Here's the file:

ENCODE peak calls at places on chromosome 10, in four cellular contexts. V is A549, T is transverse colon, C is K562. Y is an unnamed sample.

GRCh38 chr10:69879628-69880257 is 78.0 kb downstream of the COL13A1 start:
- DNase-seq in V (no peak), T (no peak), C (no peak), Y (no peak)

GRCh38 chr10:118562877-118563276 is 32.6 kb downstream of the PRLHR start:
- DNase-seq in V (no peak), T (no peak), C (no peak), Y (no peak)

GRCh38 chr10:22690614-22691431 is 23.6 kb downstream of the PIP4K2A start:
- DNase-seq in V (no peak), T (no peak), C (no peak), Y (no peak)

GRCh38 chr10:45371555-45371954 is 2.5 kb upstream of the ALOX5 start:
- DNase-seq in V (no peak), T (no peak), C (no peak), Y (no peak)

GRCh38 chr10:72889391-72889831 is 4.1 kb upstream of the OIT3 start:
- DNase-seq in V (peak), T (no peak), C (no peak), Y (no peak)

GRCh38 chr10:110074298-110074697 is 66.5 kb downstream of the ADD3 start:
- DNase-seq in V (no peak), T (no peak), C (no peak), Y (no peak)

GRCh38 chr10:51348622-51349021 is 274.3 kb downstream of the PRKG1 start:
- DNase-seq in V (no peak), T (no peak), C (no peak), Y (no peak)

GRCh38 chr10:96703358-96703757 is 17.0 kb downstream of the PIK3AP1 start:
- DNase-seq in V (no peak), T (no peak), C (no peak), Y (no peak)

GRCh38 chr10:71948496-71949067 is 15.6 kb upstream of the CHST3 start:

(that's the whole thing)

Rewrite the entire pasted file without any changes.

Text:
ENCODE peak calls at places on chromosome 10, in four cellular contexts. V is A549, T is transverse colon, C is K562. Y is an unnamed sample.

GRCh38 chr10:69879628-69880257 is 78.0 kb downstream of the COL13A1 start:
- DNase-seq in V (no peak), T (no peak), C (no peak), Y (no peak)

GRCh38 chr10:118562877-118563276 is 32.6 kb downstream of the PRLHR start:
- DNase-seq in V (no peak), T (no peak), C (no peak), Y (no peak)

GRCh38 chr10:22690614-22691431 is 23.6 kb downstream of the PIP4K2A start:
- DNase-seq in V (no peak), T (no peak), C (no peak), Y (no peak)

GRCh38 chr10:45371555-45371954 is 2.5 kb upstream of the ALOX5 start:
- DNase-seq in V (no peak), T (no peak), C (no peak), Y (no peak)

GRCh38 chr10:72889391-72889831 is 4.1 kb upstream of the OIT3 start:
- DNase-seq in V (peak), T (no peak), C (no peak), Y (no peak)

GRCh38 chr10:110074298-110074697 is 66.5 kb downstream of the ADD3 start:
- DNase-seq in V (no peak), T (no peak), C (no peak), Y (no peak)

GRCh38 chr10:51348622-51349021 is 274.3 kb downstream of the PRKG1 start:
- DNase-seq in V (no peak), T (no peak), C (no peak), Y (no peak)

GRCh38 chr10:96703358-96703757 is 17.0 kb downstream of the PIK3AP1 start:
- DNase-seq in V (no peak), T (no peak), C (no peak), Y (no peak)

GRCh38 chr10:71948496-71949067 is 15.6 kb upstream of the CHST3 start: